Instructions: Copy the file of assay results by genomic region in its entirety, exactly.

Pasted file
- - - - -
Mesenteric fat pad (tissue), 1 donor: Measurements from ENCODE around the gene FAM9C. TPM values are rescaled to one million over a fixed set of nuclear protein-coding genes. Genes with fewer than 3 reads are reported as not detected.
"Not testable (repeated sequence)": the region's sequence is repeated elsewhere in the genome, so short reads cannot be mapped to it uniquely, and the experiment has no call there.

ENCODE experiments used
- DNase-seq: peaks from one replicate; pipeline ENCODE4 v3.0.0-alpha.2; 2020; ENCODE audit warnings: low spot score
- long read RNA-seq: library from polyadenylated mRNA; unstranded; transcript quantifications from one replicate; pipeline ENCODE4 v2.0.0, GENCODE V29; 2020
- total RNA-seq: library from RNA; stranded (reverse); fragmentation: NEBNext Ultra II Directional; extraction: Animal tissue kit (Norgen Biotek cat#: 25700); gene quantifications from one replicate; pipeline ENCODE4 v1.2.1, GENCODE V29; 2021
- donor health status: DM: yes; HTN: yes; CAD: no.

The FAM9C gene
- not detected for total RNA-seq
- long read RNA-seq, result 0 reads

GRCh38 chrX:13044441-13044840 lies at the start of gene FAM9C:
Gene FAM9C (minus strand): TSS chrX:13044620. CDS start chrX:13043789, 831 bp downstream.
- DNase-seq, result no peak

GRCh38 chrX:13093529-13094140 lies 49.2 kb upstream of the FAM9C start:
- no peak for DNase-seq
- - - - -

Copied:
Mesenteric fat pad (tissue), 1 donor: Measurements from ENCODE around the gene FAM9C. TPM values are rescaled to one million over a fixed set of nuclear protein-coding genes. Genes with fewer than 3 reads are reported as not detected.
"Not testable (repeated sequence)": the region's sequence is repeated elsewhere in the genome, so short reads cannot be mapped to it uniquely, and the experiment has no call there.

ENCODE experiments used
- DNase-seq: peaks from one replicate; pipeline ENCODE4 v3.0.0-alpha.2; 2020; ENCODE audit warnings: low spot score
- long read RNA-seq: library from polyadenylated mRNA; unstranded; transcript quantifications from one replicate; pipeline ENCODE4 v2.0.0, GENCODE V29; 2020
- total RNA-seq: library from RNA; stranded (reverse); fragmentation: NEBNext Ultra II Directional; extraction: Animal tissue kit (Norgen Biotek cat#: 25700); gene quantifications from one replicate; pipeline ENCODE4 v1.2.1, GENCODE V29; 2021
- donor health status: DM: yes; HTN: yes; CAD: no.

The FAM9C gene
- not detected for total RNA-seq
- long read RNA-seq, result 0 reads

GRCh38 chrX:13044441-13044840 lies at the start of gene FAM9C:
Gene FAM9C (minus strand): TSS chrX:13044620. CDS start chrX:13043789, 831 bp downstream.
- DNase-seq, result no peak

GRCh38 chrX:13093529-13094140 lies 49.2 kb upstream of the FAM9C start:
- no peak for DNase-seq